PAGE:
Blownaway540 wrote:You will get the hang of it, just go easy for awhile. In picture you are pointing at where oil is coming out? If so it needs a piece of heater hose on it strapped on the cage to the top and then horizontal to very back. Make double sure it is very well secured, if it comes loose it can go in prop and destroy a lot. Mark
Yes I'm pointing to where it comes out. So I need to run a heater hose from that breather up and over the top of the cage and have the opening facing the stern? Is that so it can breathe without letting too much oil out?

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keys2pines
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Re: Reflecting on Maiden Voyage

Post by keys2pines »

For the hard starting, upgrade to 0awg. Fixed my hard warm starts immediately, boat starts as soon as I push the button now.
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Blownaway540
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Re: Reflecting on Maiden Voyage

Post by Blownaway540 »

In short yes, the oil it pushes out will slide back down hose. I always put a piece of heavy, large hole scree over end. Mud dobbers love to built their nests in the end of hose. If they build one and you don't see it the oil will "melt" the nest and then the sand and mud will run back down into your crankcase. It is never a bad idea to carry one of those jump boxes with you, those newer, lightweight ones. Also always have your cell phone and a go bag with mosquito repellent, tools, etc. just in case you break down. Periodically check all nuts and bolts for tightness, one falling off can go thru the prop and explode it. Let friends and family know where you are going, always which direction and location. Don't know if you drink but don't for now until you get used to it. If you get in trouble the old saying is "When in doubt, power out". Remember that there are two types of airboaters- Us who have sunk and those that will. I have been at it for close to 40 years and have sunk two. Mark
IGSO 0540 (W/out IG) built by the late, great, Dick Hoffman, 13 ft. Alumitech. Member - CRA, KRVSA

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kwanjangnihm
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Re: Reflecting on Maiden Voyage

Post by kwanjangnihm »

Welcome to SA!
Blownaway540 wrote: Periodically check all nuts and bolts for tightness, one falling off can go thru the prop and explode it.
x2 At the ramp, every time you stop & back at home! :salute:
Start with replacing this bolt with the correct length! :thumbleft:
nut.PNG
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mojoe
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Re: Reflecting on Maiden Voyage

Post by mojoe »

kwanjangnihm wrote:Welcome to SA!
Blownaway540 wrote: Periodically check all nuts and bolts for tightness, one falling off can go thru the prop and explode it.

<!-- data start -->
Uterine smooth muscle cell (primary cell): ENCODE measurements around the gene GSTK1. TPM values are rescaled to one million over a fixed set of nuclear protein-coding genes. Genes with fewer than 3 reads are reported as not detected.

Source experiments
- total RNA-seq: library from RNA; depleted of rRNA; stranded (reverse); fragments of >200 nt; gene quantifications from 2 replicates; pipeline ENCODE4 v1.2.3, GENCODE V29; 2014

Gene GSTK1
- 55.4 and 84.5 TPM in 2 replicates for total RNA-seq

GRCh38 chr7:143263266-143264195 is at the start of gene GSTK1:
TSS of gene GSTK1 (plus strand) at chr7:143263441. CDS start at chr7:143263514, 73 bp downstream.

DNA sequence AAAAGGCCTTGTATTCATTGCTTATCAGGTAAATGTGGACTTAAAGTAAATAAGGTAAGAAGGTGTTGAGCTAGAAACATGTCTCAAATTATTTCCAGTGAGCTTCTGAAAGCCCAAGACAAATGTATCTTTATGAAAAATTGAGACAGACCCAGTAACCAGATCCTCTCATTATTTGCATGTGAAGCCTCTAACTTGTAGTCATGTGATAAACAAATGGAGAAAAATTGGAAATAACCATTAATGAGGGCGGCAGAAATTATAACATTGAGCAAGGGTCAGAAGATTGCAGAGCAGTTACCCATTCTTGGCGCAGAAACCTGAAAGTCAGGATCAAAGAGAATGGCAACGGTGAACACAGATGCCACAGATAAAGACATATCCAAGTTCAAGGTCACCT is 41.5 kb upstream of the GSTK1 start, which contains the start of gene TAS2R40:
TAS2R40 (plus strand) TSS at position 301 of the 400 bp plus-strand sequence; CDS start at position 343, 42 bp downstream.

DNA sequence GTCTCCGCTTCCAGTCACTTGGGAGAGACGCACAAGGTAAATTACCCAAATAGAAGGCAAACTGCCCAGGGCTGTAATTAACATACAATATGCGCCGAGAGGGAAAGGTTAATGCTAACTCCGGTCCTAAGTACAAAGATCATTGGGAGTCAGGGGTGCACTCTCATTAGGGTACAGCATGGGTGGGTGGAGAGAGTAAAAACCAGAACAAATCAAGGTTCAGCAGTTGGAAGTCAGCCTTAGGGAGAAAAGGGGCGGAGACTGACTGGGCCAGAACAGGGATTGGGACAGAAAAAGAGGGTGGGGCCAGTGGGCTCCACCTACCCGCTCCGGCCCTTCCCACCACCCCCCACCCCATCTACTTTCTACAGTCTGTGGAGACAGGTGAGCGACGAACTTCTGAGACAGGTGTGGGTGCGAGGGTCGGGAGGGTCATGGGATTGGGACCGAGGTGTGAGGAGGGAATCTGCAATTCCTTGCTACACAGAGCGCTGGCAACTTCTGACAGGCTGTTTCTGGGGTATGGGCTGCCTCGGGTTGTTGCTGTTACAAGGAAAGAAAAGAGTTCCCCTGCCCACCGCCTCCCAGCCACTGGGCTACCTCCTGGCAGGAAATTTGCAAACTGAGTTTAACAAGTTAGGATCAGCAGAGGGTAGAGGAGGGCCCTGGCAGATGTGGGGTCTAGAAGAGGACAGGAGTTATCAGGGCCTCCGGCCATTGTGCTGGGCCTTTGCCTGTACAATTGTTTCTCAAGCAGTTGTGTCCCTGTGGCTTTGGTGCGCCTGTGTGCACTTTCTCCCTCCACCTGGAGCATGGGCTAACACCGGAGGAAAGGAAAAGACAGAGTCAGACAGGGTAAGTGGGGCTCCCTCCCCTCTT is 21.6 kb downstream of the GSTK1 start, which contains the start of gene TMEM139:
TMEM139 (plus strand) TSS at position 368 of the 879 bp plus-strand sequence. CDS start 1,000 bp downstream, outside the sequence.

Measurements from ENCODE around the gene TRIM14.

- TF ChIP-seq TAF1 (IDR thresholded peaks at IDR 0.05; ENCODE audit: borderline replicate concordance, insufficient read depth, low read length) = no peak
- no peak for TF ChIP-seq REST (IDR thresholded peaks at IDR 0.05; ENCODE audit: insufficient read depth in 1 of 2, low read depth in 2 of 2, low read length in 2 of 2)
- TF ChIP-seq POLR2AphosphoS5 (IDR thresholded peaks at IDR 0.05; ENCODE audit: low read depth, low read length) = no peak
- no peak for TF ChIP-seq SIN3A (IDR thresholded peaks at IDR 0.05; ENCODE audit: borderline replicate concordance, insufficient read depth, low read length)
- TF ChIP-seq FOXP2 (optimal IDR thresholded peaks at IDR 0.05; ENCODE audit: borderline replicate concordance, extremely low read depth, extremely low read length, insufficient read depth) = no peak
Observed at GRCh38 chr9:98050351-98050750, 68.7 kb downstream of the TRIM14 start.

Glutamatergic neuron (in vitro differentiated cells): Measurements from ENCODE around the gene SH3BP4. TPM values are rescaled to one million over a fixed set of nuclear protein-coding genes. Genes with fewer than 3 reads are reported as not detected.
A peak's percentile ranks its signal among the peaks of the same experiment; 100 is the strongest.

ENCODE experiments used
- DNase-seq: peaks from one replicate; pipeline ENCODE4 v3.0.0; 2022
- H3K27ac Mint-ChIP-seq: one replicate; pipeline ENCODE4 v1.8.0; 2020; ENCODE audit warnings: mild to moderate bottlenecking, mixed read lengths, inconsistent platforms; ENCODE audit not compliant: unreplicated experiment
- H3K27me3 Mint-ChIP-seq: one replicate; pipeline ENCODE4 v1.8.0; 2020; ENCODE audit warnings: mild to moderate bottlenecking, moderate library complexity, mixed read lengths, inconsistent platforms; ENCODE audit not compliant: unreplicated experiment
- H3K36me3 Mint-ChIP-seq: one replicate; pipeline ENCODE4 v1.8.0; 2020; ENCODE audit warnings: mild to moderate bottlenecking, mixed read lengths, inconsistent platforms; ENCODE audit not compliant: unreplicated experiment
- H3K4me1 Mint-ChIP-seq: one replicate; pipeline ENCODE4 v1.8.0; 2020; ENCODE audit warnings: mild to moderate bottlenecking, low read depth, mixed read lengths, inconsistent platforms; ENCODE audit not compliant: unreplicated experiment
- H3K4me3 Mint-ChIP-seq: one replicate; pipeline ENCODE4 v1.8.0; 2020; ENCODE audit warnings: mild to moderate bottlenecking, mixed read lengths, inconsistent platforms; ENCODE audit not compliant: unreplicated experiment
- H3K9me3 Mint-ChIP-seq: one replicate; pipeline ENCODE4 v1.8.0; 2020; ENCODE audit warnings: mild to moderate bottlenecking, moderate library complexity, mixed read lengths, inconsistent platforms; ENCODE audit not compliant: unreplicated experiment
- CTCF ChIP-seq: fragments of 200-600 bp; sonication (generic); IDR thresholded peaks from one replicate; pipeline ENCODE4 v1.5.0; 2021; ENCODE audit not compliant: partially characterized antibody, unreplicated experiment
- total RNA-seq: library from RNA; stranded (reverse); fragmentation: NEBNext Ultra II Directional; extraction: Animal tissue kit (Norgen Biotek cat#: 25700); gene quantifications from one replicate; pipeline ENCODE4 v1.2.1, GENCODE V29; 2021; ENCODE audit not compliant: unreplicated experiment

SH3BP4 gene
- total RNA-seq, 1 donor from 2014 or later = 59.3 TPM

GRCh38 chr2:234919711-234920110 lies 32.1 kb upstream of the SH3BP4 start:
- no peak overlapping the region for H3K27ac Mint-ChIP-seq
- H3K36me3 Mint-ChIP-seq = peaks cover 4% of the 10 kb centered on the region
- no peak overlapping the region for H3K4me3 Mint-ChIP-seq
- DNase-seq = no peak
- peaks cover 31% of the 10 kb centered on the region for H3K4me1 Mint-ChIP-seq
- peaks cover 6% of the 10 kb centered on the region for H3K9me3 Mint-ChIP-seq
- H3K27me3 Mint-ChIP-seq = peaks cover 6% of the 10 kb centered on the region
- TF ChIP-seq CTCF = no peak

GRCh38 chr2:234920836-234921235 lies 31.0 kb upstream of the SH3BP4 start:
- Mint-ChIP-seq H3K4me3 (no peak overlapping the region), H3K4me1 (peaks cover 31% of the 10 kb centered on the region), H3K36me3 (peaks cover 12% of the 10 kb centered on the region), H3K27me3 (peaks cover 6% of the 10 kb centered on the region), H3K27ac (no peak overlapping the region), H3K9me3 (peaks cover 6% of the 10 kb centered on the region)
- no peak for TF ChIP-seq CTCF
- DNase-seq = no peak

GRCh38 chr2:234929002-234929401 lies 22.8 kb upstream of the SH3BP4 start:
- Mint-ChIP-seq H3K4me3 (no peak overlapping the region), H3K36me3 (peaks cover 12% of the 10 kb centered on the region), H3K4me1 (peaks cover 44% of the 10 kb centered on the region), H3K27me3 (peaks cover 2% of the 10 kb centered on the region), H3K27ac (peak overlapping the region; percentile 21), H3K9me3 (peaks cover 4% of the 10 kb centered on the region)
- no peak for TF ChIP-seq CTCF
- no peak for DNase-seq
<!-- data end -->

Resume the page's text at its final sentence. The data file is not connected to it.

x2 At the ramp, every time you stop & back at home! :salute:
Start with replacing this bolt with the correct length! :thumbleft:
nut.PNG
X2

Visual check everything constantly. Every trip and most stops. At least every 25 hrs go through and check torque on EVERY nut and bolt on the boat/rigging/motor. It only takes a few minutes. Nylocks are nice, so are lock washers, but an airboat prop will eventually vibrate something loose. If you don’t catch it, it is potentially dangerous and always expensive if steel goes in the prop at speed, even just something small. Steel vs carbon= carbon looses every time!
Mark 7:9

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mojoe
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Re: Reflecting on Maiden Voyage

Post by mojoe »

39803C4C-FE2A-47C5-BC25-D9C52E35D1D2.jpeg
Maybe it’s overkill, but on some bolts that I have had trouble with or I otherwise didn’t trust, I drilled a small hole and tie them off A/C style. Hopefully the wire keeps them from backing out, but if it doesn’t, I will be able to see that it moved before the dreaded “dink” in the prop.
Mark 7:9

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Slidin Gator
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Re: Reflecting on Maiden Voyage

Post by Slidin Gator »

This is all good advice. My alternator lock bolt is double nutted. It needs to be anti-seized or double nutted or loctited.

Move that battery aft to improve start voltage and you will pull weight off the nose to find the boat tracks better.

That hull you got ain’t for the faint of heart. She goes sideways better than straight. Keep your weight aft and your foot in the gas. Chicken out and you roll her sideways.
I still think I-10 is the Mason Dixon line.
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Re: Reflecting on Maiden Voyage

Post by One Eyed Gator »

A lot of good info
My 2 cent

Be careful with the mag. If you don't now how they work ,learn.

If the mag is not grounded, then it is hot and rotating the prop can have severe consequences.

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Re: Reflecting on Maiden Voyage

Post by flcracker9 »

As far as who to call? My suggestion is to join one (or more) of the many airboating clubs in Florida. Post on here when and where you are riding, to see if any others may be riding that particular day. Another good source is Southern Airboat Facebook page if you do the Facebook thing. Always better to "buddy up" when airboating, should something happen, Uber won't be an option to get home.
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SkydiveJesus
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Re: Reflecting on Maiden Voyage

Post by SkydiveJesus »

One Eyed Gator wrote:A lot of good info
My 2 cent

Be careful with the mag. If you don't now how they work ,learn.

If the mag is not grounded, then it is hot and rotating the prop can have severe consequences.

When I first got the boat the mag didn't have a ground but I've since wired in a switch so that I can keep my fingers.

SkydiveJesus
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Re: Reflecting on Maiden Voyage

Post by SkydiveJesus »

mojoe wrote:39803C4C-FE2A-47C5-BC25-D9C52E35D1D2.jpeg

Maybe it’s overkill, but on some bolts that I have had trouble with or I otherwise didn’t trust, I drilled a small hole and tie them off A/C style. Hopefully the wire keeps them from backing out, but if it doesn’t, I will be able to see that it moved before the dreaded “dink” in the prop.

I like this idea. I can see from the prop that something has made contact with it in the past. There is a small dent on the wing tip.

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Andy
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Re: Reflecting on Maiden Voyage

Post by Andy »

I've always been told if you need to move the prop turn it in the opposite direction it normally runs so if there's a mag issue no accidental starts